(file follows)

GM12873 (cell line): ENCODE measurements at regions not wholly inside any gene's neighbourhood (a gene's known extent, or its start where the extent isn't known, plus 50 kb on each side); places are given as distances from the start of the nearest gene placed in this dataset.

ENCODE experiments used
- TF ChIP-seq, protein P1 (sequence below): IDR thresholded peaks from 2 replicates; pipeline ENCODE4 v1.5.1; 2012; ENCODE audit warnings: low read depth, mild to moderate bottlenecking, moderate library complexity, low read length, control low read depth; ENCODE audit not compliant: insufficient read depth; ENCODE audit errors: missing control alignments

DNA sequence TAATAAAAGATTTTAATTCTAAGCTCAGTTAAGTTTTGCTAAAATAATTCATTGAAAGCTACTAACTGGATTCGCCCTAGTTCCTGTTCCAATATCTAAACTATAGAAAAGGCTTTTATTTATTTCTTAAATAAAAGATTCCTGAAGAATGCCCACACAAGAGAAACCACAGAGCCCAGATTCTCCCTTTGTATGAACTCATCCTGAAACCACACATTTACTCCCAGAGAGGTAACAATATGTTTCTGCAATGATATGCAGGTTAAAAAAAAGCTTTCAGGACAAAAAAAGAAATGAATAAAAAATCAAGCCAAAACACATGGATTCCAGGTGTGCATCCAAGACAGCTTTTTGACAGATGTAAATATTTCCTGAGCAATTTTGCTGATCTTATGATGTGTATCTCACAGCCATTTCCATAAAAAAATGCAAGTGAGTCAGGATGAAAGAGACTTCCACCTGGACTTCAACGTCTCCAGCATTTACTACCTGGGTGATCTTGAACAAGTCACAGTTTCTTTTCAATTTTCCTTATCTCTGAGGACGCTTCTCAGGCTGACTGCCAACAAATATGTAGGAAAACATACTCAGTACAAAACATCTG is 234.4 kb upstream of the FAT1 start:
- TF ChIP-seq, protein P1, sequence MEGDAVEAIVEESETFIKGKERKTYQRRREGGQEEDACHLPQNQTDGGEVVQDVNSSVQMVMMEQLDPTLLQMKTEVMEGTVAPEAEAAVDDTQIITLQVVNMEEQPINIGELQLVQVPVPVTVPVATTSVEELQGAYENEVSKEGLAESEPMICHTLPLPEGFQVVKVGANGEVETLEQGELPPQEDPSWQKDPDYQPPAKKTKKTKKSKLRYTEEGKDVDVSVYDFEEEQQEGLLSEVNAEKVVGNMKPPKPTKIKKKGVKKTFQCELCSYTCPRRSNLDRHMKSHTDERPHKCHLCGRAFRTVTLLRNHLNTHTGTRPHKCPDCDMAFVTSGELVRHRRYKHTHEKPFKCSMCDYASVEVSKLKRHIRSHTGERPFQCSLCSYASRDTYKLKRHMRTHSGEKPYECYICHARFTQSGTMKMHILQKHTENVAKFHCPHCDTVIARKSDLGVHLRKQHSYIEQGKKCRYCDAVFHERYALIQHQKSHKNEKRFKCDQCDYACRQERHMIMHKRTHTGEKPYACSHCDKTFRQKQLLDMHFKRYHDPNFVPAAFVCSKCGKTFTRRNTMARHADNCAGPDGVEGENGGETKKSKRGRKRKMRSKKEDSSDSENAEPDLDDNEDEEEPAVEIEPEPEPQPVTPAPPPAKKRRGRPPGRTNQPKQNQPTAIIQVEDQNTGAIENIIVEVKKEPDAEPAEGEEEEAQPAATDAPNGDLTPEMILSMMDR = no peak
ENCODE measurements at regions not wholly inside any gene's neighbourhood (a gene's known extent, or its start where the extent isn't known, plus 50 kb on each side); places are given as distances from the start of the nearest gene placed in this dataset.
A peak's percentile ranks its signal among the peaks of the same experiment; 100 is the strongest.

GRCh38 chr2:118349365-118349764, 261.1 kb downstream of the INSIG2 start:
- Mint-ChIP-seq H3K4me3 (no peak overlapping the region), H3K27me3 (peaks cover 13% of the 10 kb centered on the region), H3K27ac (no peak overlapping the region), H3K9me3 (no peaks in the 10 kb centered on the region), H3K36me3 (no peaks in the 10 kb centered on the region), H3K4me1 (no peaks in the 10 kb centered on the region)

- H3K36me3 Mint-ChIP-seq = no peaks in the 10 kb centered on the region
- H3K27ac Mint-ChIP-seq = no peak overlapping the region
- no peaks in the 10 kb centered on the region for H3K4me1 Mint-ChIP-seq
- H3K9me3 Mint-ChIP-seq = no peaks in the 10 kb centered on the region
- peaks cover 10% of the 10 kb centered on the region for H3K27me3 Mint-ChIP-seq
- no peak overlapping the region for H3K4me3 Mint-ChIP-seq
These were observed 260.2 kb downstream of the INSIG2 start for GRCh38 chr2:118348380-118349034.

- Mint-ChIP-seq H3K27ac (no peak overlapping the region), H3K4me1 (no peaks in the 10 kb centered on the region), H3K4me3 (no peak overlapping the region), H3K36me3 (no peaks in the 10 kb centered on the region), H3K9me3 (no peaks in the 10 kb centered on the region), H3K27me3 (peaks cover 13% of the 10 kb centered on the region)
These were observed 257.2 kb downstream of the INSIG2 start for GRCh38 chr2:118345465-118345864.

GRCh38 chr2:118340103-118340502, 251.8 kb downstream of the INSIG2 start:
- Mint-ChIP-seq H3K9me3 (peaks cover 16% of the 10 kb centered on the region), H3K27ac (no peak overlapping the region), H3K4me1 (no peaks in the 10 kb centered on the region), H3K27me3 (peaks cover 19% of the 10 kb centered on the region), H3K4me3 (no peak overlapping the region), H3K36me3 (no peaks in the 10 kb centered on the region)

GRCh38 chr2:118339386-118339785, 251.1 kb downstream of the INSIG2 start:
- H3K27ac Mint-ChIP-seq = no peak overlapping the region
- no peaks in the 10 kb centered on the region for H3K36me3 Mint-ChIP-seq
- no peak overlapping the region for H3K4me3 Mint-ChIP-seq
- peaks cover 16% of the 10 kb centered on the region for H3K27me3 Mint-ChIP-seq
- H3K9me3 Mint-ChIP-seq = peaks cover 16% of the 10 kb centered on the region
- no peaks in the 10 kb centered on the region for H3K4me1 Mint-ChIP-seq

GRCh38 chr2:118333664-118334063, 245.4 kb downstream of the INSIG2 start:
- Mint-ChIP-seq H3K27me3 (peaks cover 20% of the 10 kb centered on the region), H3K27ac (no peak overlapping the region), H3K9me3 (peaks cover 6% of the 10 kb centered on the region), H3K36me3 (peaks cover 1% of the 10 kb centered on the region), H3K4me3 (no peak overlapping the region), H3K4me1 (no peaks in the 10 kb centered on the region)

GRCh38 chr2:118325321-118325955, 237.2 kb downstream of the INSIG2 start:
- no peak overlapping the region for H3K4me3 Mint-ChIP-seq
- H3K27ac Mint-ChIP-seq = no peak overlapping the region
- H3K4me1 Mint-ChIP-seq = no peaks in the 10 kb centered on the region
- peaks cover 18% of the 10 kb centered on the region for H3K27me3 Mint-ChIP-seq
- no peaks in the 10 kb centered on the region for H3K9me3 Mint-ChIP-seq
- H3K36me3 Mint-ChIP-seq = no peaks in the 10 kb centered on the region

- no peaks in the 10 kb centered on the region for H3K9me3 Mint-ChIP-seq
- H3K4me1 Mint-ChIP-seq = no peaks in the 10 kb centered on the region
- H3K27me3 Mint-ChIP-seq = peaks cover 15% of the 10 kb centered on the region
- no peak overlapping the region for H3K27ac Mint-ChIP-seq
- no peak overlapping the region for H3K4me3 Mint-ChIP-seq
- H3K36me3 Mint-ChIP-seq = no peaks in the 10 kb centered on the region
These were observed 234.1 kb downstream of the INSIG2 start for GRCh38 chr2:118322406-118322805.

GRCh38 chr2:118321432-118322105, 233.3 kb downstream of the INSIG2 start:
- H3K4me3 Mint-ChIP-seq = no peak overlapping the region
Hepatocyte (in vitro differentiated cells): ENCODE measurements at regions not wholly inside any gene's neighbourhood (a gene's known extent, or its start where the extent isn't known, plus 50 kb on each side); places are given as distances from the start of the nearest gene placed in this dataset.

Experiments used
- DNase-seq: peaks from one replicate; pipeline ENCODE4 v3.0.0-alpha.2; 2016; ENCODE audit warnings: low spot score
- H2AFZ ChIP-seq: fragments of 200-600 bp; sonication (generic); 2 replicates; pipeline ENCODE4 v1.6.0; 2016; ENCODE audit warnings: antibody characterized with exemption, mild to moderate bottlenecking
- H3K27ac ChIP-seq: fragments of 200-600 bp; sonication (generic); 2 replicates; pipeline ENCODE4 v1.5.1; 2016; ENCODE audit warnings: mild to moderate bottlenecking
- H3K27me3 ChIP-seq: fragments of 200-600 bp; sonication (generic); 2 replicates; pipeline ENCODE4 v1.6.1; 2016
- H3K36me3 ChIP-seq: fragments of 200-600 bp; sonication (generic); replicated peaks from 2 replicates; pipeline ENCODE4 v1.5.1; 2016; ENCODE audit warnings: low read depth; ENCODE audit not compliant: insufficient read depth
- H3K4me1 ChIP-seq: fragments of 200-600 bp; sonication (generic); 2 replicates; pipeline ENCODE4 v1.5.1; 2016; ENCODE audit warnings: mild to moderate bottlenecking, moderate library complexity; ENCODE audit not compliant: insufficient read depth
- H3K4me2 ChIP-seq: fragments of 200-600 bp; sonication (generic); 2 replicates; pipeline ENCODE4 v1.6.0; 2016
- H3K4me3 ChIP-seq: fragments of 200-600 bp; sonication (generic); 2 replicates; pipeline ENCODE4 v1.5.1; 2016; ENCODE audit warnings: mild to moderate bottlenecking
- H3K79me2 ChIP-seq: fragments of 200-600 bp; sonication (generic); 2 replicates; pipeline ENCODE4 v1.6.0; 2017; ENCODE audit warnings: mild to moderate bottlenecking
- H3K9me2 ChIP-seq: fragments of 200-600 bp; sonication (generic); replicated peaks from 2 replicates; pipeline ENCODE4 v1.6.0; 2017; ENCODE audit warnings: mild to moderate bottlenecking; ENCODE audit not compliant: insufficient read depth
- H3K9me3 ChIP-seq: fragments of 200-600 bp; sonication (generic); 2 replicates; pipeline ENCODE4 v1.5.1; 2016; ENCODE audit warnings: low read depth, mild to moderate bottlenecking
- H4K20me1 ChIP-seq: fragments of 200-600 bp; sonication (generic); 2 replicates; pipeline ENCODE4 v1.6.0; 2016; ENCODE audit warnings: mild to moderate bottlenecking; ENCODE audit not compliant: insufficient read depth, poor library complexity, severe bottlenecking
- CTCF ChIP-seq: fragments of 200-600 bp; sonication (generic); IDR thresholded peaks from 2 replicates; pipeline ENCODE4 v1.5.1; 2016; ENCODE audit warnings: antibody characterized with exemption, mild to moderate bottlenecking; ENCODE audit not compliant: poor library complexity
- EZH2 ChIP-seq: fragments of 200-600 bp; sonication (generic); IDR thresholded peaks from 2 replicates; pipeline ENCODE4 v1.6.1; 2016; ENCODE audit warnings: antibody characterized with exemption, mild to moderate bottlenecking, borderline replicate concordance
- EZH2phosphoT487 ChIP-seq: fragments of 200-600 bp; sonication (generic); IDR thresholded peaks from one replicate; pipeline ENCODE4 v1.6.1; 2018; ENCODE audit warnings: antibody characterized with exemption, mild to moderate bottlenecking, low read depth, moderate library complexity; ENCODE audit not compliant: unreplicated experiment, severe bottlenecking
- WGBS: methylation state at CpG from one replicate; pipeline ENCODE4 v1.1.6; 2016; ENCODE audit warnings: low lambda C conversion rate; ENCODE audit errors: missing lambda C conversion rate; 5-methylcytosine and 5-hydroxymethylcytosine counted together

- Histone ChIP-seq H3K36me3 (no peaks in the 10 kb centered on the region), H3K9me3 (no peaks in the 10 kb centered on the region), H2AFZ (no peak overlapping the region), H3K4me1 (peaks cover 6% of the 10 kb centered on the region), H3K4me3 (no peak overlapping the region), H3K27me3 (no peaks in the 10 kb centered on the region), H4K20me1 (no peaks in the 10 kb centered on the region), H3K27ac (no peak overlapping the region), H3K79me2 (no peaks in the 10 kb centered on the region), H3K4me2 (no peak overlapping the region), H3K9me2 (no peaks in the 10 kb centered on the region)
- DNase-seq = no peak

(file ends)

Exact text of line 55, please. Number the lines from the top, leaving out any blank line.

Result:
- H3K4me3 ChIP-seq: fragments of 200-600 bp; sonication (generic); 2 replicates; pipeline ENCODE4 v1.5.1; 2016; ENCODE audit warnings: mild to moderate bottlenecking